My hon. Friend the Member for Bethnal Green and Bow (Ms King) made some interesting comments. I can tell her that we intend to introduce a new housing, health and safety regime when parliamentary time permits. The overcrowding standards to which she referred will indeed be considered in that context.

My hon. Friends the Members for Mitcham and Morden (Siobhain McDonagh) and for Islington, North (Jeremy Corbyn) made some excellent points about land use. In London in particular, but also elsewhere, land is a factor in the provision of affordable housing. Yes, as the hon. Member for Totnes pointed out, section 106 is important, but land is a precious resource—certainly in our urban areas—and to see some local councils fritter sites away or sell them unnecessarily without getting full social use from them is regrettable. Furthermore, as I have discussed with my hon. Friend the Member for Mitcham and Morden, it is not appropriate for councils to land-bank sites and claim that, for the 20th year, this year might be the right year for industrial use even though the previous 19 years were not. That is why, as and when we get the chance to introduce planning legislation, there will be a sharp focus on local development frameworks.

My hon. Friend the Member for Luton, South (Margaret Moran) made some excellent points on homelessness and the right to buy. She tried to tempt me down the resources road and to talk about the divvying up of the resources in the comprehensive spending review. I shall not do that. My right hon. Friend the Deputy Prime Minister will deal with that in due course.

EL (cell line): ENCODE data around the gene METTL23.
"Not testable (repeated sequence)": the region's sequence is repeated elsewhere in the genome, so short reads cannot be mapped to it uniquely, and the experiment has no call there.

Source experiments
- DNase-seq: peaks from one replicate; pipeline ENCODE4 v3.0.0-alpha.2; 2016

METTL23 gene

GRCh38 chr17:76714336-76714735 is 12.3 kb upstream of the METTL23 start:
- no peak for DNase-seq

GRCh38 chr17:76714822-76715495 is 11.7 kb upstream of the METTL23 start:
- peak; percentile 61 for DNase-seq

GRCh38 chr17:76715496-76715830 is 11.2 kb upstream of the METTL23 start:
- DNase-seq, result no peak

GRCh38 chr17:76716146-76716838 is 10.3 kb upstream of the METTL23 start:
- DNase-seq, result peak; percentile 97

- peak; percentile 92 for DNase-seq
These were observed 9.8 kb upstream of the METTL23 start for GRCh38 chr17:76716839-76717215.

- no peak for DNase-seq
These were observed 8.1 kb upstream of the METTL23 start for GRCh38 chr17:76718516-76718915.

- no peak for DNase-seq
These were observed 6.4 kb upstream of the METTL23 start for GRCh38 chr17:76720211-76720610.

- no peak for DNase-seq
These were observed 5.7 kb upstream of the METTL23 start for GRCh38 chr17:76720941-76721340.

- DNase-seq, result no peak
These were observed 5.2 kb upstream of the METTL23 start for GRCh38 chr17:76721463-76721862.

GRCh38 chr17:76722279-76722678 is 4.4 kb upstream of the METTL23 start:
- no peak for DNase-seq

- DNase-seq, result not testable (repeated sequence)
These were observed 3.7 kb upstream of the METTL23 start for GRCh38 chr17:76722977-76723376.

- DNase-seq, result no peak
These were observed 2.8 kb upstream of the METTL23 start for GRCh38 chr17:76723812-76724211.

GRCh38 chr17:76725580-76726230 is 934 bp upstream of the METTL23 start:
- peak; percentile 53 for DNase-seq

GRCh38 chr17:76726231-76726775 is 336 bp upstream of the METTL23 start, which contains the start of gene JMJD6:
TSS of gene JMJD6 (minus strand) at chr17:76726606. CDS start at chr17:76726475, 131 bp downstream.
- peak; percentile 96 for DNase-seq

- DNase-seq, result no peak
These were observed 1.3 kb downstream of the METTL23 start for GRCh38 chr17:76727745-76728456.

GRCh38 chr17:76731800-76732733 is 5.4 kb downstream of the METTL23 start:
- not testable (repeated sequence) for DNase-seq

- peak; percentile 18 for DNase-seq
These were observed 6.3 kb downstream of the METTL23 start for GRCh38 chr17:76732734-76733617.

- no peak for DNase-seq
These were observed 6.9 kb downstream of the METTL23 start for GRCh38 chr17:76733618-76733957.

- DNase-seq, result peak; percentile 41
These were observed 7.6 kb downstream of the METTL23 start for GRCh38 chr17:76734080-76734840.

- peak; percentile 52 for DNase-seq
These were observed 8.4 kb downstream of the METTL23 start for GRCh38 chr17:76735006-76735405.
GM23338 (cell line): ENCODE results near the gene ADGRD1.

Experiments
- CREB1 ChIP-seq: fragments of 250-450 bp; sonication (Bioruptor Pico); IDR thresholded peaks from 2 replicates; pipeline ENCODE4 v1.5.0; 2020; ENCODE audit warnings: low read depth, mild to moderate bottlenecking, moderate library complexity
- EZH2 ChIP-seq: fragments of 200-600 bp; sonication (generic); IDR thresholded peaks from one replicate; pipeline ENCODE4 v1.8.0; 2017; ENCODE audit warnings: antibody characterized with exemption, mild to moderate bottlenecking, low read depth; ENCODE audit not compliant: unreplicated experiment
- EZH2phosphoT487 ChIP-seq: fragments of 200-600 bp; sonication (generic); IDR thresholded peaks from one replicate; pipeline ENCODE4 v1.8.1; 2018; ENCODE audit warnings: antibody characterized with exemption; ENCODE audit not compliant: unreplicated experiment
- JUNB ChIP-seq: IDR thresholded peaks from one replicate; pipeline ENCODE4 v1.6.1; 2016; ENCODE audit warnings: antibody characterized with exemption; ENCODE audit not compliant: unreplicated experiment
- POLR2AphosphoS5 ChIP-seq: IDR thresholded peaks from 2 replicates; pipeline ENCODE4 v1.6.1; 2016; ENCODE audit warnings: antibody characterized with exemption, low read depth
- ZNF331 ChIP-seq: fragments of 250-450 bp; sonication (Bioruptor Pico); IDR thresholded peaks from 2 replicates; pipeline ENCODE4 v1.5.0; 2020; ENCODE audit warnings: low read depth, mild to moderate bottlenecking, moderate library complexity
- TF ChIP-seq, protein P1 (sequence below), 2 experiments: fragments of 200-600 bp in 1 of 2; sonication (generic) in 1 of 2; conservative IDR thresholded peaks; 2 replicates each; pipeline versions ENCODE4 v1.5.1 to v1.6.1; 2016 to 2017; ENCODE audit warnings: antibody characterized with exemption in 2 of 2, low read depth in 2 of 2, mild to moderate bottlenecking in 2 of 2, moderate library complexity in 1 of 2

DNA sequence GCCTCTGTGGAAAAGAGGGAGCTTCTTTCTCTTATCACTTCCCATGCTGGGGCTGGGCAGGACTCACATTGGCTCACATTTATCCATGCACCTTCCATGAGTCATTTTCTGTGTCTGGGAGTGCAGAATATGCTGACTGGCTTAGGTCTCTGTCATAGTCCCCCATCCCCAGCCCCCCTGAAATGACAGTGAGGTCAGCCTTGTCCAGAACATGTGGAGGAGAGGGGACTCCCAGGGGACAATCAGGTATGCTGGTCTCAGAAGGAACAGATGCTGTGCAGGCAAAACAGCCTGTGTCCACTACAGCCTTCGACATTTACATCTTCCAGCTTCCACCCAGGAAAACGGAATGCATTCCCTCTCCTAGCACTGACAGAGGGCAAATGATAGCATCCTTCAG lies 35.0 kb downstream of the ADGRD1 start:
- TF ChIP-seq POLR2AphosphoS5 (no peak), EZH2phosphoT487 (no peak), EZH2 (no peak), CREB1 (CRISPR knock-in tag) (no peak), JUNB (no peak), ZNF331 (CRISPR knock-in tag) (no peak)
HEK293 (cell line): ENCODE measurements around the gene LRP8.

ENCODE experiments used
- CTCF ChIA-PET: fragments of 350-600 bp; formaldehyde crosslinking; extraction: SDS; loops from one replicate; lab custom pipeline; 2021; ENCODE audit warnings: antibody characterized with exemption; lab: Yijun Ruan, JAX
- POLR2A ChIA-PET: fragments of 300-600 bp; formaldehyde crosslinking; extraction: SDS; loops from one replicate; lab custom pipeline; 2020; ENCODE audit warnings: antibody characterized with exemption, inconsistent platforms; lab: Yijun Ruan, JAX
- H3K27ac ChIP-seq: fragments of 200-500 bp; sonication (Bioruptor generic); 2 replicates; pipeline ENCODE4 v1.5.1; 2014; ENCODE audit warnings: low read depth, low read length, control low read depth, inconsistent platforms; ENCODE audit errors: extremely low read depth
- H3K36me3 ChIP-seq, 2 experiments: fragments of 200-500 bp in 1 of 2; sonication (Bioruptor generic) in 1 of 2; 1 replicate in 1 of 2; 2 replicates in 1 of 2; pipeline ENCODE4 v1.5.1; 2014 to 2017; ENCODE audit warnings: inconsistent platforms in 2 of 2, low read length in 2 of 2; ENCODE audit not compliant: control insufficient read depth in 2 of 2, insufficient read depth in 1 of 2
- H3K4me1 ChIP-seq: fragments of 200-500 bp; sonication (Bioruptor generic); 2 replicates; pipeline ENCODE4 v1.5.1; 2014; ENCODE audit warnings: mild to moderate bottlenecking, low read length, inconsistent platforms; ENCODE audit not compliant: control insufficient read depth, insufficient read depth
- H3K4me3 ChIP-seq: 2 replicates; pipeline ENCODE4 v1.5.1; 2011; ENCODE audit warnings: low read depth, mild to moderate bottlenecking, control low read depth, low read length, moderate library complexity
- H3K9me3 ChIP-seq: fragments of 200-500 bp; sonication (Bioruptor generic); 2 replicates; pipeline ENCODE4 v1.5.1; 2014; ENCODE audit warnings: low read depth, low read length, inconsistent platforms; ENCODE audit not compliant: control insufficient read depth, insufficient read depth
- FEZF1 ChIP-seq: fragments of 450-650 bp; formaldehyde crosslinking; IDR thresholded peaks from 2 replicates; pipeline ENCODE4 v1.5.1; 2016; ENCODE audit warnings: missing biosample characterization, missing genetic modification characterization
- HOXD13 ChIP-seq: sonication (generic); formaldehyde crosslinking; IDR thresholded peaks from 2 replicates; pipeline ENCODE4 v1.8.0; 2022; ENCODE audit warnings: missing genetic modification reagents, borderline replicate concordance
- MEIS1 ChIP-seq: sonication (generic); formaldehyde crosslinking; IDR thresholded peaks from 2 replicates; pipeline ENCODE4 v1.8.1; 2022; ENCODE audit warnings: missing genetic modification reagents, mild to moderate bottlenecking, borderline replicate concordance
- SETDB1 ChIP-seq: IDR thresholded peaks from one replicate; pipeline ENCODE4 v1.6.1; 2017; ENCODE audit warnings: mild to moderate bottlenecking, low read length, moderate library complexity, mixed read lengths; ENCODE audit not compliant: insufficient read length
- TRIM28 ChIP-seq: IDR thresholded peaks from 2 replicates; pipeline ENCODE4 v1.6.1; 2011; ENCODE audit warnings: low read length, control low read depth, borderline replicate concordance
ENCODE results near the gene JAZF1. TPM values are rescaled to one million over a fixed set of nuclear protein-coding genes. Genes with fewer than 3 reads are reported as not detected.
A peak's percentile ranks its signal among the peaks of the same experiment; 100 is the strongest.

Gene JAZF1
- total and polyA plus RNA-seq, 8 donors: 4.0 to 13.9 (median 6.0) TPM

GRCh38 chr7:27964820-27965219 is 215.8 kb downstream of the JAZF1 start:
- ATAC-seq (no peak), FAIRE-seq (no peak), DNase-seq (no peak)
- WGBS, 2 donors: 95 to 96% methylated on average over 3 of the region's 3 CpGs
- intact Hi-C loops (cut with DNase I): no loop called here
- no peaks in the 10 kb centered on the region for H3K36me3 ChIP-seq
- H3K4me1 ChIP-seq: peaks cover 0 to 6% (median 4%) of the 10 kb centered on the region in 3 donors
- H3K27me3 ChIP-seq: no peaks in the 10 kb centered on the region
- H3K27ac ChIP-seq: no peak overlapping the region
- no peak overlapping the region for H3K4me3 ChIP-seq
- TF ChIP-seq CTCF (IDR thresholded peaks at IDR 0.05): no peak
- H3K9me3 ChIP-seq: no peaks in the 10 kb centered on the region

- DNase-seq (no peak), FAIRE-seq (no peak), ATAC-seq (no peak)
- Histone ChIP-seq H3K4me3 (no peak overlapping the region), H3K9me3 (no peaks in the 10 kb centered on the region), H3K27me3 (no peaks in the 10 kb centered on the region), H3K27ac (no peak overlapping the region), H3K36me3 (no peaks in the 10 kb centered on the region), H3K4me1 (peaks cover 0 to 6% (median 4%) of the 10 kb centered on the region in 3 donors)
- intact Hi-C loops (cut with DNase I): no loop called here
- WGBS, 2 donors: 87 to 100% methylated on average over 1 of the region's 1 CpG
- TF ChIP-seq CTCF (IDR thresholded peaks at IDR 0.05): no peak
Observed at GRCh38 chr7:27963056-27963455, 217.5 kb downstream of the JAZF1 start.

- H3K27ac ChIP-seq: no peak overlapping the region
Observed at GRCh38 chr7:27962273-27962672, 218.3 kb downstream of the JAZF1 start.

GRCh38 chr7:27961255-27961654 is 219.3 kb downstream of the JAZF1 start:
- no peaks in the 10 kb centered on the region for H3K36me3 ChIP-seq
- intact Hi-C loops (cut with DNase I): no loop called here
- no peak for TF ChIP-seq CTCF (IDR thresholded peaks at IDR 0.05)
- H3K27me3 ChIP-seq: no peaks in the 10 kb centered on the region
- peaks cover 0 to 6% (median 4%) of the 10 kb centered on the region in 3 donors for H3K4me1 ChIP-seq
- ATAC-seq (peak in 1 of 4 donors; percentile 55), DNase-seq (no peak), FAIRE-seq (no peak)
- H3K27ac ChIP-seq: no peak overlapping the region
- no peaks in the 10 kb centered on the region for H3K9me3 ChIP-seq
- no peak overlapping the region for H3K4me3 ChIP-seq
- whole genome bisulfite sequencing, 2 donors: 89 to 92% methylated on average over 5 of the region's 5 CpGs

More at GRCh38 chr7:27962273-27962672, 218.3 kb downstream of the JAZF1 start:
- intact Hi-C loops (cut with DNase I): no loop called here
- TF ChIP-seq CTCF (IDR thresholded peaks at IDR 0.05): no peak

My hon. Friend the Member for Stroud (Mr. Drew) made some useful points, not least about the role of the co-operative and mutual sector in housing.

I shall refer to the speech of the hon. Member for Bath (Mr. Foster) later. Most of the other comments seemed almost to have been made in a vacuum. Apart from the contribution of the hon. Member for Totnes, nothing of substance was offered or suggested from the official Opposition. Nothing was offered or suggested to show that currently we are doing anything wrong or that there is anything wrong with the policies that are unfolding. As my hon. Friend the Member for Luton, South pointed out, there was certainly no apology for the 500,000 homes repossessed between 1990 and 1997.

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There was no apology for a regime in which interest rates shot up to 50 per cent. and inflation was more than 22 per cent. at various stages. Imagine if the current difficulties in affordable housing had occurred during the economic disaster of the Conservative Government. As my hon. Friend pointed out, we inherited #19 billion—

Mr. Mark Francois (Rayleigh): Will the hon. Gentleman give way?

Mr. McNulty: I shall because Rayleigh, as opposed to most of these other characters, has been here all the time.

Mr. Francois: I thank the Minister for giving way. On a factual point, will he tell us in which year under the Tory Government inflation stood at 22 per cent?

Mr. McNulty: You are a historian, you work it out—

Mr. Deputy Speaker: Order. The hon. Gentleman must use correct parliamentary language.

Mr. McNulty: The hon. Member for Rayleigh (Mr. Francois) is a Conservative historian and he can work it out, rather than you, Mr. Deputy Speaker—I was not offering that to you at all.